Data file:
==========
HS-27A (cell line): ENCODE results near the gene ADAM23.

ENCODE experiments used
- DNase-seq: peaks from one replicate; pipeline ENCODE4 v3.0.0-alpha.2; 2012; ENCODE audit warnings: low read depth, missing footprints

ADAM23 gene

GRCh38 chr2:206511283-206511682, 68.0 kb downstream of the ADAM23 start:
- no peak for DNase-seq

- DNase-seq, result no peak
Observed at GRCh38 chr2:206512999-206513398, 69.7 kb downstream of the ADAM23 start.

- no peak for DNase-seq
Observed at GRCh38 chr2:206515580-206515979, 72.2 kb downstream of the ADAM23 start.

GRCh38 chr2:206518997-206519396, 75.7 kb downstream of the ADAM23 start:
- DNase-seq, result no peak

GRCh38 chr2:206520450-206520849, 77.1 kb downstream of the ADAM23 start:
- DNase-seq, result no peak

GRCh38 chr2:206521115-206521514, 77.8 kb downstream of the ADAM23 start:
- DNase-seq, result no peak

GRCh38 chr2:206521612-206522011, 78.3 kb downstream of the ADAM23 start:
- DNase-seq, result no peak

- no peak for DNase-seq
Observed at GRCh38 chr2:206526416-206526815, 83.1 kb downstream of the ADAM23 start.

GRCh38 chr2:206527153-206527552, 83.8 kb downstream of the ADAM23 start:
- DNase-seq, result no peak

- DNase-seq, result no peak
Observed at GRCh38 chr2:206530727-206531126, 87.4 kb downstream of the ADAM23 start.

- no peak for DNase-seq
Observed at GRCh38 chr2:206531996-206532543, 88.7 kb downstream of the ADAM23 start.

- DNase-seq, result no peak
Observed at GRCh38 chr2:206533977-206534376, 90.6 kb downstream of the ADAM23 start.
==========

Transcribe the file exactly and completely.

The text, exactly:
HS-27A (cell line): ENCODE results near the gene ADAM23.

ENCODE experiments used
- DNase-seq: peaks from one replicate; pipeline ENCODE4 v3.0.0-alpha.2; 2012; ENCODE audit warnings: low read depth, missing footprints

ADAM23 gene

GRCh38 chr2:206511283-206511682, 68.0 kb downstream of the ADAM23 start:
- no peak for DNase-seq

- DNase-seq, result no peak
Observed at GRCh38 chr2:206512999-206513398, 69.7 kb downstream of the ADAM23 start.

- no peak for DNase-seq
Observed at GRCh38 chr2:206515580-206515979, 72.2 kb downstream of the ADAM23 start.

GRCh38 chr2:206518997-206519396, 75.7 kb downstream of the ADAM23 start:
- DNase-seq, result no peak

GRCh38 chr2:206520450-206520849, 77.1 kb downstream of the ADAM23 start:
- DNase-seq, result no peak

GRCh38 chr2:206521115-206521514, 77.8 kb downstream of the ADAM23 start:
- DNase-seq, result no peak

GRCh38 chr2:206521612-206522011, 78.3 kb downstream of the ADAM23 start:
- DNase-seq, result no peak

- no peak for DNase-seq
Observed at GRCh38 chr2:206526416-206526815, 83.1 kb downstream of the ADAM23 start.

GRCh38 chr2:206527153-206527552, 83.8 kb downstream of the ADAM23 start:
- DNase-seq, result no peak

- DNase-seq, result no peak
Observed at GRCh38 chr2:206530727-206531126, 87.4 kb downstream of the ADAM23 start.

- no peak for DNase-seq
Observed at GRCh38 chr2:206531996-206532543, 88.7 kb downstream of the ADAM23 start.

- DNase-seq, result no peak
Observed at GRCh38 chr2:206533977-206534376, 90.6 kb downstream of the ADAM23 start.